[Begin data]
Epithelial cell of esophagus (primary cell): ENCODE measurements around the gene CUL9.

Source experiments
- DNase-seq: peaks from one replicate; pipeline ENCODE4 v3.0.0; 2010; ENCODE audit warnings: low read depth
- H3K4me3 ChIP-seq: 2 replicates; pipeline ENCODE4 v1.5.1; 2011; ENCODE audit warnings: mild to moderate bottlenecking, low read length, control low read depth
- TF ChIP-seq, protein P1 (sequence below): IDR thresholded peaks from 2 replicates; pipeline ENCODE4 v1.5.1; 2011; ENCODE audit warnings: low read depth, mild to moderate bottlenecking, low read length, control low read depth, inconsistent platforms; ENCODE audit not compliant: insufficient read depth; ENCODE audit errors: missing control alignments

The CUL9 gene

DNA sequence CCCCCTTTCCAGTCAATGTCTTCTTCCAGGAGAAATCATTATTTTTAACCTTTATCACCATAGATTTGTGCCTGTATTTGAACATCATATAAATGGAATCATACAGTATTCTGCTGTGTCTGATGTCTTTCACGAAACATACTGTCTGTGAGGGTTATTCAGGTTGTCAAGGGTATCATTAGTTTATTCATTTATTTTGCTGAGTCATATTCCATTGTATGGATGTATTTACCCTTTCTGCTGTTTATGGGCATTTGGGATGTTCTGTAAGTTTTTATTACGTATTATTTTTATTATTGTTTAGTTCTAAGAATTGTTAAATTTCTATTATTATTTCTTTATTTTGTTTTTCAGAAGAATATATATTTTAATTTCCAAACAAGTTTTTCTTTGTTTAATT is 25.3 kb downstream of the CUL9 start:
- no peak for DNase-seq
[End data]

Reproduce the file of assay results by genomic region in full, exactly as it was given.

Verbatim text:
Epithelial cell of esophagus (primary cell): ENCODE measurements around the gene CUL9.

Source experiments
- DNase-seq: peaks from one replicate; pipeline ENCODE4 v3.0.0; 2010; ENCODE audit warnings: low read depth
- H3K4me3 ChIP-seq: 2 replicates; pipeline ENCODE4 v1.5.1; 2011; ENCODE audit warnings: mild to moderate bottlenecking, low read length, control low read depth
- TF ChIP-seq, protein P1 (sequence below): IDR thresholded peaks from 2 replicates; pipeline ENCODE4 v1.5.1; 2011; ENCODE audit warnings: low read depth, mild to moderate bottlenecking, low read length, control low read depth, inconsistent platforms; ENCODE audit not compliant: insufficient read depth; ENCODE audit errors: missing control alignments

The CUL9 gene

DNA sequence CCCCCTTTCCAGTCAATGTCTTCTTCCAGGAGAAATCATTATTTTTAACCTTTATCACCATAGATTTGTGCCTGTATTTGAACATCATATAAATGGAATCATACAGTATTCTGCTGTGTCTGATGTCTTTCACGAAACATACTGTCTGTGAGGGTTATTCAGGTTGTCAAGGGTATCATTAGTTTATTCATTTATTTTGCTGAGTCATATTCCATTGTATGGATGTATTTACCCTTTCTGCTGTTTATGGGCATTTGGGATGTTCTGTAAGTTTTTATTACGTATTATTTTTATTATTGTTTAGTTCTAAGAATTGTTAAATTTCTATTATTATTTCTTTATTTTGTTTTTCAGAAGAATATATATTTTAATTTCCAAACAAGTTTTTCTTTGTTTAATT is 25.3 kb downstream of the CUL9 start:
- no peak for DNase-seq